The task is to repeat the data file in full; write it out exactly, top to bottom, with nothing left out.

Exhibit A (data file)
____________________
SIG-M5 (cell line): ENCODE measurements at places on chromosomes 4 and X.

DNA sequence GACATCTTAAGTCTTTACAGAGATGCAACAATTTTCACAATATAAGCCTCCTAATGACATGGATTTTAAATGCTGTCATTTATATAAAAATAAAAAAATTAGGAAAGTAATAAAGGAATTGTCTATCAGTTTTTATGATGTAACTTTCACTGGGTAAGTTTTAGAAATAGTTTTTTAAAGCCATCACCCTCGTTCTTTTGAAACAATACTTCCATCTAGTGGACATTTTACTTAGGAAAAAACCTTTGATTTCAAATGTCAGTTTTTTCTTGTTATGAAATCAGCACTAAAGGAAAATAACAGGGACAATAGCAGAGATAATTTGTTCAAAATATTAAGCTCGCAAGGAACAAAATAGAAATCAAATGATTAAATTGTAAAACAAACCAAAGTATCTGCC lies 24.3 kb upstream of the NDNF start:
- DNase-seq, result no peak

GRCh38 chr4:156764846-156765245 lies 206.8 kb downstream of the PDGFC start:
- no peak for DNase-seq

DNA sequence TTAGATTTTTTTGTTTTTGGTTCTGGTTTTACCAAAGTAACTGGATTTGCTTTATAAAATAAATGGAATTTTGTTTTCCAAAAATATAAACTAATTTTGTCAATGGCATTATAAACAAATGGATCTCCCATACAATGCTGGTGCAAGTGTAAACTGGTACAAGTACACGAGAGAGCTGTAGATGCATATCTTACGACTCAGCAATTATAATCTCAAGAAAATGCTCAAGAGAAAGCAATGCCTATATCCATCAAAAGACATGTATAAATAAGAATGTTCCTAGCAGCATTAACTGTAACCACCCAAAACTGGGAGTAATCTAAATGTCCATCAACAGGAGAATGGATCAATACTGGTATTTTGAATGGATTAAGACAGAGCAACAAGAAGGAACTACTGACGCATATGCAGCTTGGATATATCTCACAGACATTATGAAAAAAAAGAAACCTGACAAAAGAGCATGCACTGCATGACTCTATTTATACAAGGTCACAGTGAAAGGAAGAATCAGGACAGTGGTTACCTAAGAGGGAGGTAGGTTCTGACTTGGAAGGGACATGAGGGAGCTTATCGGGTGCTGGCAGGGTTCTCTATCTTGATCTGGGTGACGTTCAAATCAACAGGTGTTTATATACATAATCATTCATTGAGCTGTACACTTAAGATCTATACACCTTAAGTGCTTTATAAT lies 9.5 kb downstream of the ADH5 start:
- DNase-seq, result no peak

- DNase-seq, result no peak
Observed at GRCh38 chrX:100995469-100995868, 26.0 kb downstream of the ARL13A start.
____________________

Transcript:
SIG-M5 (cell line): ENCODE measurements at places on chromosomes 4 and X.

DNA sequence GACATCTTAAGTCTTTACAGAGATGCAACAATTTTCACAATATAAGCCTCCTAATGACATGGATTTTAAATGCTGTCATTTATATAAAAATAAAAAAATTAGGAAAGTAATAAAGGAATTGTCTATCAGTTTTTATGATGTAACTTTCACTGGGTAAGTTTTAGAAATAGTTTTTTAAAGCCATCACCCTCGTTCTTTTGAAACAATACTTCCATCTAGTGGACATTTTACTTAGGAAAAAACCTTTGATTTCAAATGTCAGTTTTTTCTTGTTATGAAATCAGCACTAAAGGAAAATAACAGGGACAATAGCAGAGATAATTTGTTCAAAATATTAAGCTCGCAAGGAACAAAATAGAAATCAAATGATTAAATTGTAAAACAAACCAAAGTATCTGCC lies 24.3 kb upstream of the NDNF start:
- DNase-seq, result no peak

GRCh38 chr4:156764846-156765245 lies 206.8 kb downstream of the PDGFC start:
- no peak for DNase-seq

DNA sequence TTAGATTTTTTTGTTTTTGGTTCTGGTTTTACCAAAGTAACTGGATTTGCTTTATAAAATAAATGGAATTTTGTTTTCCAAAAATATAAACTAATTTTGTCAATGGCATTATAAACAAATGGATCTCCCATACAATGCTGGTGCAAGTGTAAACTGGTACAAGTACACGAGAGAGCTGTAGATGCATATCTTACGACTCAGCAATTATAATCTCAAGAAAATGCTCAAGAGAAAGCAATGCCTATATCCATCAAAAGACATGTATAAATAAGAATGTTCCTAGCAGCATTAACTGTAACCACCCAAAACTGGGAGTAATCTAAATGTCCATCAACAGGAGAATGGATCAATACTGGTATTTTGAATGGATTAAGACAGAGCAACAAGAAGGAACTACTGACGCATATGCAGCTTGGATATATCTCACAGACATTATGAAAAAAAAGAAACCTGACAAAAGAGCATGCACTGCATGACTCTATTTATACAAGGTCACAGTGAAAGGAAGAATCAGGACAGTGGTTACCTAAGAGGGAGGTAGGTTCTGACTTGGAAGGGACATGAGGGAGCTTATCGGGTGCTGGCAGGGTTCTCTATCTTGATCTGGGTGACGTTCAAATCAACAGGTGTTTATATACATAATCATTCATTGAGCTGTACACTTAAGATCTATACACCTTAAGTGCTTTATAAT lies 9.5 kb downstream of the ADH5 start:
- DNase-seq, result no peak

- DNase-seq, result no peak
Observed at GRCh38 chrX:100995469-100995868, 26.0 kb downstream of the ARL13A start.